American financial institutions are already facing an incredibly complex regulatory environment. What’s coming will only make matters more challenging.

Why? A convergence of emerging policy priorities in Washington is creating a raft of new compliance risks. This trend can have increasingly negative impacts on industry innovation by directing time and resources that could instead be allocated toward improving product development or client services.

Institutions that hope to stay ahead of the regulatory curve will need to revitalize their compliance operations with a tech-first approach and involve compliance early on in any product or service development efforts. Doing so saves time and money and helps drive a culture of continuous innovation during regulatory ebbs and flows.

The future of open banking regulation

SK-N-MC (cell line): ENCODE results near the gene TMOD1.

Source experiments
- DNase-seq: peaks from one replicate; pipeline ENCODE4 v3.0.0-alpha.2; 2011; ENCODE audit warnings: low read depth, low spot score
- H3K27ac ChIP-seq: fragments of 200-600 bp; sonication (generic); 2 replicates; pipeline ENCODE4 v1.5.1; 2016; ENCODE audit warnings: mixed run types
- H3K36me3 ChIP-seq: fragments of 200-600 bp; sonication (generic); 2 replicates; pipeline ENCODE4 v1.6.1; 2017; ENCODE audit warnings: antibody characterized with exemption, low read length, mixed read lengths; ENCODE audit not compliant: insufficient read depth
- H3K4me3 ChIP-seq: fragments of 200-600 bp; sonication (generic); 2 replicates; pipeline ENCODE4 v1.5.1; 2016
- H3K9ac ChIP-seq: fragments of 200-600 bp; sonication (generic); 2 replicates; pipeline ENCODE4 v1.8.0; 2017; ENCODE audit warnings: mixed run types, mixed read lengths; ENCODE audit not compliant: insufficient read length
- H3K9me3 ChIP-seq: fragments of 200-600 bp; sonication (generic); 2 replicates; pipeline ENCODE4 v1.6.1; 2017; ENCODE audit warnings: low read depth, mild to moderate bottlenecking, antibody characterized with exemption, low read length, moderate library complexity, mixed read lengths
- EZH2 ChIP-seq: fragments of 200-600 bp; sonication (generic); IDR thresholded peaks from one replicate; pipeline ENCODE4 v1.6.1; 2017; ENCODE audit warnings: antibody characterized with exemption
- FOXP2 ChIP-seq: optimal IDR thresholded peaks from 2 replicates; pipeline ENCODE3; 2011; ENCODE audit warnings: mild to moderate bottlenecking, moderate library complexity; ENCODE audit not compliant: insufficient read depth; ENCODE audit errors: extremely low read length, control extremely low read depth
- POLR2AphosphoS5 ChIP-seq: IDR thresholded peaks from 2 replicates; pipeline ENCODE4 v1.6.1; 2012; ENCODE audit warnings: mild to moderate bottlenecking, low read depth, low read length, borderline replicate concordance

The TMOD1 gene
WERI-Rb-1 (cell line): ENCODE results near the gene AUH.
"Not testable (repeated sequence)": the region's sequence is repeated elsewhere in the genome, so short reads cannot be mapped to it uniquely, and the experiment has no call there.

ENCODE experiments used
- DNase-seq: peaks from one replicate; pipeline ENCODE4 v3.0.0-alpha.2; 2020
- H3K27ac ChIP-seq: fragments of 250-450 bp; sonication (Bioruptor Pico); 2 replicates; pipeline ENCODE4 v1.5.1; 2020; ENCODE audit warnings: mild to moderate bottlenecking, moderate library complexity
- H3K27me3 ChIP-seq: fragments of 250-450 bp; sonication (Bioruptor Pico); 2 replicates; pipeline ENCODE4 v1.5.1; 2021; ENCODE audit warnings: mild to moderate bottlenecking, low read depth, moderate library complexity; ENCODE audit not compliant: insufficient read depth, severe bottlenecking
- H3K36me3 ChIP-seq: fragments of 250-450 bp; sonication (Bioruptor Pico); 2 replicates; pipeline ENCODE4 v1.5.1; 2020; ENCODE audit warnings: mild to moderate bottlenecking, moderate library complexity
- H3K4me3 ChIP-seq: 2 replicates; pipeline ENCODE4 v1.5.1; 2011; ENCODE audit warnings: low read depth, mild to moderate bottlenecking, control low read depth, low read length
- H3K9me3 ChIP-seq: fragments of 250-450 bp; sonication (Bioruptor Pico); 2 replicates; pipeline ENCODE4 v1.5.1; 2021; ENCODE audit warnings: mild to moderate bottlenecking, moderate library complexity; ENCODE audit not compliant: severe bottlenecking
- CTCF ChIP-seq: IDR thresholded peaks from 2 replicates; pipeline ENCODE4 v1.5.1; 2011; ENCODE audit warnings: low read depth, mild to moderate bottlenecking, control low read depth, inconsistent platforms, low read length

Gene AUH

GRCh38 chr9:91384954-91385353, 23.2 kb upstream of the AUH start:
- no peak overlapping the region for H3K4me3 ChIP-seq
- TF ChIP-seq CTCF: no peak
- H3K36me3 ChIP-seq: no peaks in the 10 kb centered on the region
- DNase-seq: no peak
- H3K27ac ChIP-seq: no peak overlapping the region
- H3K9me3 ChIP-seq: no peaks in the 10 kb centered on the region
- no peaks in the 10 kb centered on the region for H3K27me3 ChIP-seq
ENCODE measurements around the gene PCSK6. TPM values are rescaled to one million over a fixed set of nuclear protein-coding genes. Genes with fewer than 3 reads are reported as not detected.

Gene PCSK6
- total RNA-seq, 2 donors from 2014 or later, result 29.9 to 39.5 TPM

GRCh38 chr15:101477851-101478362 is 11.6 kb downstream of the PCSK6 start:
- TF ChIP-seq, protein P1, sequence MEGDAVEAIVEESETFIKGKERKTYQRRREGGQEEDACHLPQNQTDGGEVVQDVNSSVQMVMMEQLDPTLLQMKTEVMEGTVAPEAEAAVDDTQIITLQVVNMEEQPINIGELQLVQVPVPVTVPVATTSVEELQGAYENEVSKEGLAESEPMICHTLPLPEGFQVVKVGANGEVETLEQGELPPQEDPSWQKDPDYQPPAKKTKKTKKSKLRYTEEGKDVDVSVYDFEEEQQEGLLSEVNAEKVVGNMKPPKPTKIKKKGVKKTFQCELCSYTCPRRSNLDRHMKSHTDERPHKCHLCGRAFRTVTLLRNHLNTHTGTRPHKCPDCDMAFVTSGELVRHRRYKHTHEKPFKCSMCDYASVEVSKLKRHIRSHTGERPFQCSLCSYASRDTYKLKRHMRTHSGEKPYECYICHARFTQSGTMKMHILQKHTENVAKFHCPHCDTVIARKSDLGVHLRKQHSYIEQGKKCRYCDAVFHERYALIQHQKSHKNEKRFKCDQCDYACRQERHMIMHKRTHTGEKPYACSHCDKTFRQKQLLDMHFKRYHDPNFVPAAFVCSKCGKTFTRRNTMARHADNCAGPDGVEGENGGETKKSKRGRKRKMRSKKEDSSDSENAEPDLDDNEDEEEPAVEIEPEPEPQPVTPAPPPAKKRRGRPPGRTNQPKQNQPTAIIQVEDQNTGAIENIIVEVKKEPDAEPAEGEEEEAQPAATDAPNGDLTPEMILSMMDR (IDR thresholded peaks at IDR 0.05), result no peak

At the recent Money 20/20, Consumer Financial Protection Bureau (CFPB) Director Rohit Chopra announced the rule-making process, pursuant to Section 1033 of the Dodd-Frank Act, to develop regulations that will “strengthen consumers’ access to, and control over, their financial data.”

This is a major step toward “open banking” and “open finance” that will have significant ramifications for financial institutions that offer deposit accounts, credit cards, digital wallets and other transaction accounts.

Under this rule (which should be finalized in 2024), covered firms will be required to provide consumers with their financial information or provide it to a third party at the consumer’s instruction. Other proposals will also be considered, such as efforts to ease the process of transferring accounts between companies and new requirements surrounding personal financial data privacy.

Disrupting the U.S. ...